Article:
3. On the economic front, the new government remains firmly committed to implementing PRSP/PRGF policies. As a signal of this commitment, the government has already implemented some difficult and overdue policy measures in three key areas. First, administrative prices have been adjusted to stem operating losses of Nepal Oil Corporation (NOC) and to recoup accumulated losses. Further adjustments are in the pipeline to safeguard its financial position in the future. These price adjustments and efforts to improve governance at the NOC are described in ¶29. Second, the cabinet approved a number of long awaited ordinances at end-July (¶32). Third, the government has moved quickly to reinvigorate public sector reform, including privatization/liquidation of loss-making state owned enterprises (¶28).

4. All structural performance criteria and benchmarks for the first review have been completed, albeit with delays in some cases. The international audit of NRB's 2002/03 accounts was delayed in large part by the need to ensure consistency with local auditing laws; implementation of the second phase of the voluntary retirement scheme (VRS) at the RBB had to await availability of World Bank financing; and privatization of SOEs was often hampered by the difficult security situation and legal actions by employees.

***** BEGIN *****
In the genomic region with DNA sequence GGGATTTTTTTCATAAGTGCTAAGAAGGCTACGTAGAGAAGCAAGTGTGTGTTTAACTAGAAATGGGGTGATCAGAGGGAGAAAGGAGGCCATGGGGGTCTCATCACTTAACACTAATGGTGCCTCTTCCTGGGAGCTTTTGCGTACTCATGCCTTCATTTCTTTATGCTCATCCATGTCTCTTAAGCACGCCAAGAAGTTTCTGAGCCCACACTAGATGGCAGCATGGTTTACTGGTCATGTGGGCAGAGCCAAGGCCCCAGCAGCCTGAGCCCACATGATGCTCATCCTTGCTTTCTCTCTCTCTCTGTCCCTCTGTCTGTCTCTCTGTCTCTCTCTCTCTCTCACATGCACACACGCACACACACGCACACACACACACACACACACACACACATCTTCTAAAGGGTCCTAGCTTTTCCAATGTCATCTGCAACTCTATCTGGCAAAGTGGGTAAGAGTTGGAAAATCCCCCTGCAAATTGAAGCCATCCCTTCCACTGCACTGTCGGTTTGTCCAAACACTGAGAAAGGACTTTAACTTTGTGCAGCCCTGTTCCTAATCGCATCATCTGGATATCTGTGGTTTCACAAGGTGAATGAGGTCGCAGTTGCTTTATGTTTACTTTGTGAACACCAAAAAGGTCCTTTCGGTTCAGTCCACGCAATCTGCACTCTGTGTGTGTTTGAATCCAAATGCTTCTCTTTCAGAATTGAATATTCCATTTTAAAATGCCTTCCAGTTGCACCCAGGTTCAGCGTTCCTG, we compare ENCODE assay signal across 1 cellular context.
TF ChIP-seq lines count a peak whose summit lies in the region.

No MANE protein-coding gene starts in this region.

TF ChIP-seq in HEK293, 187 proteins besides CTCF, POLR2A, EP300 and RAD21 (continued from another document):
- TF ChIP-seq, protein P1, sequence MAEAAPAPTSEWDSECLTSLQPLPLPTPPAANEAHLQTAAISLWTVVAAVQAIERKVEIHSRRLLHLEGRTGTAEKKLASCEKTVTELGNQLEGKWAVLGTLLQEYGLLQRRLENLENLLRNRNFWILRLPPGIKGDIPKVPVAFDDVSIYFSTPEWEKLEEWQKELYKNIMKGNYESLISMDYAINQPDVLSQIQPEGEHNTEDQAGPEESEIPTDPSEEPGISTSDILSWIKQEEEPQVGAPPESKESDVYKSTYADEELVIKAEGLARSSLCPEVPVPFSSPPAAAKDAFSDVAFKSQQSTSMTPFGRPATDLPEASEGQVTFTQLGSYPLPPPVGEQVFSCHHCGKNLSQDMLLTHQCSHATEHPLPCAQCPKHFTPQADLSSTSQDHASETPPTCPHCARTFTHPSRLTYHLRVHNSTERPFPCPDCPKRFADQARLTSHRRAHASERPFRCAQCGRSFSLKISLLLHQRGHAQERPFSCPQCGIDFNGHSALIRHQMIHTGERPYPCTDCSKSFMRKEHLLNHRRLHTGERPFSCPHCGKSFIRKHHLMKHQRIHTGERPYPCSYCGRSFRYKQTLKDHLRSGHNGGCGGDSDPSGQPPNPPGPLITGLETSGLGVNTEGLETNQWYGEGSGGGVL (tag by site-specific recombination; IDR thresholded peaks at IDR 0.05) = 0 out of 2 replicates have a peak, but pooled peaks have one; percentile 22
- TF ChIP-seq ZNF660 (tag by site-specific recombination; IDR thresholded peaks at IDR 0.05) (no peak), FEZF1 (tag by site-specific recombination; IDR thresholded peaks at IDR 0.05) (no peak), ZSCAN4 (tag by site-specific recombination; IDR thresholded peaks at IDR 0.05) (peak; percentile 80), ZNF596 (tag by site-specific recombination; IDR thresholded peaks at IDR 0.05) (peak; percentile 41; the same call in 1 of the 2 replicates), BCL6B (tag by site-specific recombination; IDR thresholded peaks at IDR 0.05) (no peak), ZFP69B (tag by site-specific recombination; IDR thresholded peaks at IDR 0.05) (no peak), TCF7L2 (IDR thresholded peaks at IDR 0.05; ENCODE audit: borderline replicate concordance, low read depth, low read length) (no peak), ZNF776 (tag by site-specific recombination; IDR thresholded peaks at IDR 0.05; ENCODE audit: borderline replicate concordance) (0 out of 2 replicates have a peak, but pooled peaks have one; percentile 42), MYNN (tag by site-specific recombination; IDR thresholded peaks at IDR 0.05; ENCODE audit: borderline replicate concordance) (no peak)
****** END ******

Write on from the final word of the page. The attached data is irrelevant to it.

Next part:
5. The NRB and the government wish to reiterate their commitment to accurate data reporting under the PRGF-supported program, especially in view of the recent international audit of NRB accounts. In this context, the NRB intends to follow through fully with IMF recommendations made in the context of the Safeguards Assessment, based on the international audit of NRB's 2002/03 financial accounts (¶33). In particular, the NRB has already made a strong effort to ensure that quarterly data for the test dates reported for observance of quantitative performance criteria is accurate, fully reconciled, and consistent with program definitions. Based on the reconciled data, all quantitative performance criteria for January 14, 2004 were met. Also, all indicative targets for April 15, 2004, except the ceiling on reserve money, were observed.

I. Achievements of the 2003/04 Program

A. Macroeconomic Objectives and Policies